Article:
The taxpayer also argued that because computer disks are not used for the license renewals, there is no corporeal tangible personal property that can be taxed. It relied on the 1999 revenue ruling in which the Department of Revenue concluded that electronic transfer of canned software unaccompanied by a disk is not taxable event.
The Department argued that canned software delivered by disk DOES constitute tangible personal property, making the the license renewals taxable. It stressed that the repeal of the sales tax on computer programming services in 1997 did not affect the continued taxability of purchases of canned software transferred on a disk, which always were and continue to constitute tangible personal property. It looked solely to the form of the delivery to determined if the transaction involved tangible personal property. The Department conceded that if a program is transferred to the purchaser electronically, through email or downloading, without the use of a disk, the transaction is not taxable. The Court noted that the Department appeared to have taken two inconsistent positions on the issue. Still confused? So am I, but at least we're not alone.
The Court's Analysis
The Court disagreed with both parties. It explained that no Pennsylvania appellate decision could be found that defined tangible or corporeal personal property, or that determined if canned software is tangible or corporeal personal property. The Court then described what other jurisdictions have done with the issue, pointing out that one reason for so different approaches is that "software and other forms of current technology do not fit squarely into our less than modern, traditional concepts of tangible property," and that "the various statutes ... are not identical."
Some states have enacted legislation that specifically treats canned software as tangible property, or that specifically treats all software as tangible property. Other jurisdictions take the approach that the Department of Revenue advocates, requiring the existence of some physical matter in order for there to be tangible or corporeal personal property. Still others apply an "essence of the transaction" or "true object" test, which focuses on whether the essence or object of the sale is property or a service that uses property as the means of delivery. But similar transactions have generated conflicting results among the states using this test. So although some courts considered the essence of the transfer to be intangible information, other courts treat the software that is on the disk as physical property and not just intangible knowledge. Yet other jurisdictions apply an "incidental to service" test, under which the existence of tangible personal property is disregarded if it is incidental to the transfer of a service. Another group of jurisdictions treate canned and custom software differently, because custom software involves the transfer of specifically requested services peculiar to the purchaser's needs whereas canned software is prepared for general and repeated use.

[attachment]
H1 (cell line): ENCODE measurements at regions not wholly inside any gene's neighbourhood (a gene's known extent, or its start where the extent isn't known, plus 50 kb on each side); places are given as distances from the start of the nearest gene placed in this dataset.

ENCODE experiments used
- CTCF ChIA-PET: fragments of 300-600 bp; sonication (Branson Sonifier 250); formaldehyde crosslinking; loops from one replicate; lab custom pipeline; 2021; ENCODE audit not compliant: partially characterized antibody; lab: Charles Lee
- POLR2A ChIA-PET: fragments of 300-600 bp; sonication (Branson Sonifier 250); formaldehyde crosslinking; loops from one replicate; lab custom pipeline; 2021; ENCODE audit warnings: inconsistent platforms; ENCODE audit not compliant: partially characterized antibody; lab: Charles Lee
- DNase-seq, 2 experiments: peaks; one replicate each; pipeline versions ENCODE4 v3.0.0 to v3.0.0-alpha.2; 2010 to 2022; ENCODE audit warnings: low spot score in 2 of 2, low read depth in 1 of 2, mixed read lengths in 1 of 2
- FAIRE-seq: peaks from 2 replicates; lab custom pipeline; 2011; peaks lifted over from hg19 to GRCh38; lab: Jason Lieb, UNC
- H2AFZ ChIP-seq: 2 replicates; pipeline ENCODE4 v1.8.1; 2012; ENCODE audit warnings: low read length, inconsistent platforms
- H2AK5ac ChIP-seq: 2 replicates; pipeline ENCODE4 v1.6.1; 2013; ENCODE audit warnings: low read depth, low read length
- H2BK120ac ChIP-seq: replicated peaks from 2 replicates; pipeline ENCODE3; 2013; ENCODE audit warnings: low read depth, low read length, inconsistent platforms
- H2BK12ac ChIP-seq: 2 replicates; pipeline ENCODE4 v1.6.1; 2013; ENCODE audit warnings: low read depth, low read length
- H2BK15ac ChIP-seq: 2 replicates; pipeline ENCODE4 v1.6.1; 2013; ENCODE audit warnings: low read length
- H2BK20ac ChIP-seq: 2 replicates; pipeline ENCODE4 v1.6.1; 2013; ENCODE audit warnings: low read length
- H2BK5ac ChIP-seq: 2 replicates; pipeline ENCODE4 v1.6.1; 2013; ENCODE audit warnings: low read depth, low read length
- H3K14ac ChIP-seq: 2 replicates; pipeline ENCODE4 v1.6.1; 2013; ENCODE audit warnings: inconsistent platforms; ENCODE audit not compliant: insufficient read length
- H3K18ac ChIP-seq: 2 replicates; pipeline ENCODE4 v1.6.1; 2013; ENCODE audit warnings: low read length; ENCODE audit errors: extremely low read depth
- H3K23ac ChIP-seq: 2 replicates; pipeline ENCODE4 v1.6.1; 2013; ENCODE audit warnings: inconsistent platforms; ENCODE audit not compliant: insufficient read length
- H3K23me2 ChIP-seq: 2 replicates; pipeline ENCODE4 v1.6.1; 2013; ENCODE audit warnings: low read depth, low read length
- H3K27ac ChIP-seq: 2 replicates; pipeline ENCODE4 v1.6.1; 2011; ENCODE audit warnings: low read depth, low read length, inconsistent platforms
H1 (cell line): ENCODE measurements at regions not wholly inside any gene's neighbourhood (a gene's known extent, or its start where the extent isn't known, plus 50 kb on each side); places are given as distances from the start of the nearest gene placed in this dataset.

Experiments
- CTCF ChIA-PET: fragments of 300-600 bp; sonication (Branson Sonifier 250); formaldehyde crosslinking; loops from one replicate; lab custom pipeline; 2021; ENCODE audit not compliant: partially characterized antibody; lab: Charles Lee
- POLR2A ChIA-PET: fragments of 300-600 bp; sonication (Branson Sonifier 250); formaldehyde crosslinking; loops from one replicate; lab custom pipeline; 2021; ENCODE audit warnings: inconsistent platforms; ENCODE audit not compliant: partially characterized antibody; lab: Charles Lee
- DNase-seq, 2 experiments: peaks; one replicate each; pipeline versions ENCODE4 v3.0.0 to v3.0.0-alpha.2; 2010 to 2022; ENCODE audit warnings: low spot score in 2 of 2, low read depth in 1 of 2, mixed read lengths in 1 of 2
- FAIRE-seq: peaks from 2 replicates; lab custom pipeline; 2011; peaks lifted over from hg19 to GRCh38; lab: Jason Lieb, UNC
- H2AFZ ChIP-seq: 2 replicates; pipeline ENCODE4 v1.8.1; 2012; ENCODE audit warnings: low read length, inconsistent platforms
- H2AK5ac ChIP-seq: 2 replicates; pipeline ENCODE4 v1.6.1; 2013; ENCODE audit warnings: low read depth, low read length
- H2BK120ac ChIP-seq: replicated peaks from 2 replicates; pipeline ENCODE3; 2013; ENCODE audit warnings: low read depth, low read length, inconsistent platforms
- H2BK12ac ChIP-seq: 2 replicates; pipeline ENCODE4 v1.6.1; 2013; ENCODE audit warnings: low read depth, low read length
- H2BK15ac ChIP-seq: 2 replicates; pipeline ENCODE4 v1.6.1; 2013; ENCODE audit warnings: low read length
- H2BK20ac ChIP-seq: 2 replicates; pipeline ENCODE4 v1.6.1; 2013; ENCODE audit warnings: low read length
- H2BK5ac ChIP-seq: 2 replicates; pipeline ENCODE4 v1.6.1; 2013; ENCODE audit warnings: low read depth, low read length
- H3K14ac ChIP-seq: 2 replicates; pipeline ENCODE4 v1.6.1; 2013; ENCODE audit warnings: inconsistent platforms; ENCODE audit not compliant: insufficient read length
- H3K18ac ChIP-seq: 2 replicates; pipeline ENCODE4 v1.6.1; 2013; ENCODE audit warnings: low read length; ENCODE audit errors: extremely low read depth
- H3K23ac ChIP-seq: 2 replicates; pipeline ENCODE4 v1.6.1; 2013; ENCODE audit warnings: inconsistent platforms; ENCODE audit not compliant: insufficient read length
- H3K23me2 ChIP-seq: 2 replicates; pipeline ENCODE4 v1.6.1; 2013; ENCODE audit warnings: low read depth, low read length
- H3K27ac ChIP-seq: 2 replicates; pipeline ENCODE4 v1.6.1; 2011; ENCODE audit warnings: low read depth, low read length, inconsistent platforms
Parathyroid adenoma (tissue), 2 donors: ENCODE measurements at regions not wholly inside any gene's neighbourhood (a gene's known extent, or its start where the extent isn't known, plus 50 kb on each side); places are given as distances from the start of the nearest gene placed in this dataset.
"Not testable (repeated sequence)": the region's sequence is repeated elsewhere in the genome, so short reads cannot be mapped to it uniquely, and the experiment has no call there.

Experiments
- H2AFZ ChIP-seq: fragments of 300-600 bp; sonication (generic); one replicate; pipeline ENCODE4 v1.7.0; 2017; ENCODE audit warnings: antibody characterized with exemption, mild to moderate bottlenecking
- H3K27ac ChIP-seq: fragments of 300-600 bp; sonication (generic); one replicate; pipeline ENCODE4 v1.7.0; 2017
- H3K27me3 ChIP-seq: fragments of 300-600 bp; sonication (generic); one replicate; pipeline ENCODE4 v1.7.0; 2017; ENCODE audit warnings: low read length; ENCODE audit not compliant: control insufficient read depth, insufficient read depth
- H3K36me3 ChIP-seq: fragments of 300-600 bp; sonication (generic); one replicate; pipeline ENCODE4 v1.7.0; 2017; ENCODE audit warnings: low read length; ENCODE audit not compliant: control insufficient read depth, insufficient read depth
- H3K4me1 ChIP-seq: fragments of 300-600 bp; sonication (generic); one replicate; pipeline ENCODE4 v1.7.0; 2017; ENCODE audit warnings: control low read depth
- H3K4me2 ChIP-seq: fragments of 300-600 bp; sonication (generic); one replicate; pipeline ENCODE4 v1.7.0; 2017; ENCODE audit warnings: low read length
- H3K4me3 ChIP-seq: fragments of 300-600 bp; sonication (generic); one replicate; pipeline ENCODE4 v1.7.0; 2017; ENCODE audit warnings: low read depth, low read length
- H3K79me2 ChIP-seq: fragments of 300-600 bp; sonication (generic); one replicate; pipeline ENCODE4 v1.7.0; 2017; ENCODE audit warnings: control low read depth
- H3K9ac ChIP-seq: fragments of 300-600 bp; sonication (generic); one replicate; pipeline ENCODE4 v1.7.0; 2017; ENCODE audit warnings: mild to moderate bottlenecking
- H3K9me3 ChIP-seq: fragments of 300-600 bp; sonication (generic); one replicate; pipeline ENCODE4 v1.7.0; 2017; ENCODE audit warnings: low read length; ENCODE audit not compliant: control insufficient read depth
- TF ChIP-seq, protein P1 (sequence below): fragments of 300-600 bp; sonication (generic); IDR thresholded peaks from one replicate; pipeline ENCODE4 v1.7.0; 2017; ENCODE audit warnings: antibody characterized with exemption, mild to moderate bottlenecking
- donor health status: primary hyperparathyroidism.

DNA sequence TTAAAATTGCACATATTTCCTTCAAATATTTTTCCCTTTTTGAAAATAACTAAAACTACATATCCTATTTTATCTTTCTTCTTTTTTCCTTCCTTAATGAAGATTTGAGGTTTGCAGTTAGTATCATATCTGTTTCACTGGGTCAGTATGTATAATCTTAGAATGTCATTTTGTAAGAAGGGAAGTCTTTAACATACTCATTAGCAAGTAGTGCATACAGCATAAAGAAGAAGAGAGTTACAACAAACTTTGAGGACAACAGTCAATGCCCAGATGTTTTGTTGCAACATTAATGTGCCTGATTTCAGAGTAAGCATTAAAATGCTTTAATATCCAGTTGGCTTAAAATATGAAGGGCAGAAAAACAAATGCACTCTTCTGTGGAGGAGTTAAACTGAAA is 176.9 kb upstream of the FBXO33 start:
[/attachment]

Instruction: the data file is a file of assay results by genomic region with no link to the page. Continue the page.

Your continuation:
The Court determined that for purposes of the situation it faced, as a practical matter there was little practical difference between the essence of the transaction test and the incidental to service test. Both test make the mechanism of transfer irrelevant. For the essence of the transaction test, the subject of the sale is the software. For the incidental to service test, the physical transfer is incidental to the purchase of the ability to use the software. The Court then adopted the essence of the transaction test as "the most logical and practical."
Rejecting the Department's approach, which focused solely on the medium of transfer, the Court preferred the essence of the transaction test because it doesd not exalt form over substance, requires uniform tax treatment of all canned software, and reduces or eliminates the opportunity to avoid tax liability by selecting one form of delivery over another. The Court explained that the essence of the transaction test resolves the treatment of renewal licenses for software originally transferred on a disk but subsequently updated by downloads.
The Court described as "difficult" the task of determining the nature of the software and accompanying license as tangible or intangible. The Court decided that the legislature, although using the word "corporeal," did not intend to limit tangible property to that which can be seen and held because the statute's list of covered property includes electricity, cable, video programming and telecommunications services. Thus, the Court agreed with those jurisdictions that have held a software purchaser acquires "more than incorporeal knowledge or an
intangible right" but acquires "an electronic copy of a computer program that is stored on a computer’s hardware, takes up space on the hard drive and can be physically perceived by checking the computer’s files[, and that] remains in the computer and operates the program each time it is used."